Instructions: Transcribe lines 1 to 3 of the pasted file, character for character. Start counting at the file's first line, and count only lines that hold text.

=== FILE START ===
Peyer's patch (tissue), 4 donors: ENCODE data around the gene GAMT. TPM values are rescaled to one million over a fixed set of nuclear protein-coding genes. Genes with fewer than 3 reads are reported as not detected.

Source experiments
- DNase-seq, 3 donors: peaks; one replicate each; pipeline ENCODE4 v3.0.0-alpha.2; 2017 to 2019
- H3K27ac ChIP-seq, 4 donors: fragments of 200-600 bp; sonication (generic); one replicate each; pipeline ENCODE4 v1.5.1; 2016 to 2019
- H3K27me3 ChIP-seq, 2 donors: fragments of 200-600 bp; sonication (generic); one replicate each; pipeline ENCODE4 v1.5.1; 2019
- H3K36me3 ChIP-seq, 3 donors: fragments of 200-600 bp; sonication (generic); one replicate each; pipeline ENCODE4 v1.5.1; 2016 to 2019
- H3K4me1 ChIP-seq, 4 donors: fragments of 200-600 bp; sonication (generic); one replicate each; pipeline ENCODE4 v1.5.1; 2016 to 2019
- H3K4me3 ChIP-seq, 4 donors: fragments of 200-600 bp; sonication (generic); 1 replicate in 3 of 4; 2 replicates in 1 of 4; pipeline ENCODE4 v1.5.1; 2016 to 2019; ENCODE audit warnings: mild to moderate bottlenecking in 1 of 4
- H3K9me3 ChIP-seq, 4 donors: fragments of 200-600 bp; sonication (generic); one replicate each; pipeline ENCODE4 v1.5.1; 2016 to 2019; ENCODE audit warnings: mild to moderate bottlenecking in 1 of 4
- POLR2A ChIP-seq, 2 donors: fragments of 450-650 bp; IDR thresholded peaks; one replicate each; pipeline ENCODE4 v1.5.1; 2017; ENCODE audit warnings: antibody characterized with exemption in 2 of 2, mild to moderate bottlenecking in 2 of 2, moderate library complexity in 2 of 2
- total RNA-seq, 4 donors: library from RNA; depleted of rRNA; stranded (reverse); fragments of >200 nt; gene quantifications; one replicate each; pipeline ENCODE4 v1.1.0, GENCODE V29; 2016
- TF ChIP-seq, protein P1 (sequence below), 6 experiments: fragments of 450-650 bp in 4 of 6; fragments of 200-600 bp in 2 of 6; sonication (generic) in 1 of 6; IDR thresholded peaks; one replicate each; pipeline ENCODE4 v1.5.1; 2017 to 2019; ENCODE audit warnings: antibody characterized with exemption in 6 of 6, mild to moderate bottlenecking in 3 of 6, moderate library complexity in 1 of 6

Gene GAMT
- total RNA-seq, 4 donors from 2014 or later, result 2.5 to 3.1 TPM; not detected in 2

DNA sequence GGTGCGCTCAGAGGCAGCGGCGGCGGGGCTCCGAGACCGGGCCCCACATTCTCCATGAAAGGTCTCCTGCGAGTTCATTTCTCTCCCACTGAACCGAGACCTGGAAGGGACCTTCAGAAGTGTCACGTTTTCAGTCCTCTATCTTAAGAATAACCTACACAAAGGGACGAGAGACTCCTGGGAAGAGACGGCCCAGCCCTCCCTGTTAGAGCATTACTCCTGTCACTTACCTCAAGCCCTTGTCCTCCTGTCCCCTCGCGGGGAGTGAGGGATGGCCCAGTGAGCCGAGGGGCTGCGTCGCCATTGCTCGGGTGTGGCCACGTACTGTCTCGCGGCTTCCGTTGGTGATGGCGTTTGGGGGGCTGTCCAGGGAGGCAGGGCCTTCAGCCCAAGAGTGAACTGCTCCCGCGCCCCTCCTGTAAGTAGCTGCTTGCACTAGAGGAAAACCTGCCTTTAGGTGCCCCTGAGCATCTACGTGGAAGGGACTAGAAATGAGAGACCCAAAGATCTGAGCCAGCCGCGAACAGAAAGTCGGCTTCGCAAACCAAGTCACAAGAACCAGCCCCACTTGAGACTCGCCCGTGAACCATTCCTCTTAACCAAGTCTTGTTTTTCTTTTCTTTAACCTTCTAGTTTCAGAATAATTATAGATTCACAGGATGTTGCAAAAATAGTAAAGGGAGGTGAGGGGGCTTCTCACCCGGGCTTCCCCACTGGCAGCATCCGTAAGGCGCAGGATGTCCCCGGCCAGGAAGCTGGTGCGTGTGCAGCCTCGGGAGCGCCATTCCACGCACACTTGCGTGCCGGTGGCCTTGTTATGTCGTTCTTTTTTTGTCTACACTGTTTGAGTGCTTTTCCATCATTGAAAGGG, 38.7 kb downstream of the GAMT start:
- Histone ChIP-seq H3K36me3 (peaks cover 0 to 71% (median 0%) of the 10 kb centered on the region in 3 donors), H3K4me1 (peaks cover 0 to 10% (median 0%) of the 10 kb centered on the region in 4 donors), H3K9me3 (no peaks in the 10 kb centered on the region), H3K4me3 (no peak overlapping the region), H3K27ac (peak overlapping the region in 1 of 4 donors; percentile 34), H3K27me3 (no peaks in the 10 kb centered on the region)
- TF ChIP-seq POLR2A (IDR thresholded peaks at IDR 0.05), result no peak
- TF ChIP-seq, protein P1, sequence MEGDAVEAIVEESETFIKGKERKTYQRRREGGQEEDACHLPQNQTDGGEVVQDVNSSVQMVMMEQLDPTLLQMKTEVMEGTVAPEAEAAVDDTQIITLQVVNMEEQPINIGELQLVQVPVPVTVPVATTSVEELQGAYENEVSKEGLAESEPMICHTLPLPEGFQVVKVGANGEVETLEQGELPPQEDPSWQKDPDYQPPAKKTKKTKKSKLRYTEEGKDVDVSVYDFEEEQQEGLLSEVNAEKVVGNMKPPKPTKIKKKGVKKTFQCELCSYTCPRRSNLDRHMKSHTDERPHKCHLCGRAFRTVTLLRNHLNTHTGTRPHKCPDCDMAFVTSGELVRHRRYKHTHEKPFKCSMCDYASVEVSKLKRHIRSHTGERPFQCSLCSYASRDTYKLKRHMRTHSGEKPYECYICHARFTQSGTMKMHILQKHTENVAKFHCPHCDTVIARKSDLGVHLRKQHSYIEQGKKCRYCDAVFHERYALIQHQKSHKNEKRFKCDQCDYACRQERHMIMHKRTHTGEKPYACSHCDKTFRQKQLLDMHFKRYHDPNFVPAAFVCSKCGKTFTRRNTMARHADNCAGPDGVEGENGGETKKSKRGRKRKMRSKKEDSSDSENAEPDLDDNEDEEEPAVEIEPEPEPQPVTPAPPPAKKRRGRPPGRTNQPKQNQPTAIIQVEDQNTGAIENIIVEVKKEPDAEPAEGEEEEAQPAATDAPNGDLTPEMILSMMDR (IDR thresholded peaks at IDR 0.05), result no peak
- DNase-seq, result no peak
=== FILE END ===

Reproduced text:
Peyer's patch (tissue), 4 donors: ENCODE data around the gene GAMT. TPM values are rescaled to one million over a fixed set of nuclear protein-coding genes. Genes with fewer than 3 reads are reported as not detected.

Source experiments
- DNase-seq, 3 donors: peaks; one replicate each; pipeline ENCODE4 v3.0.0-alpha.2; 2017 to 2019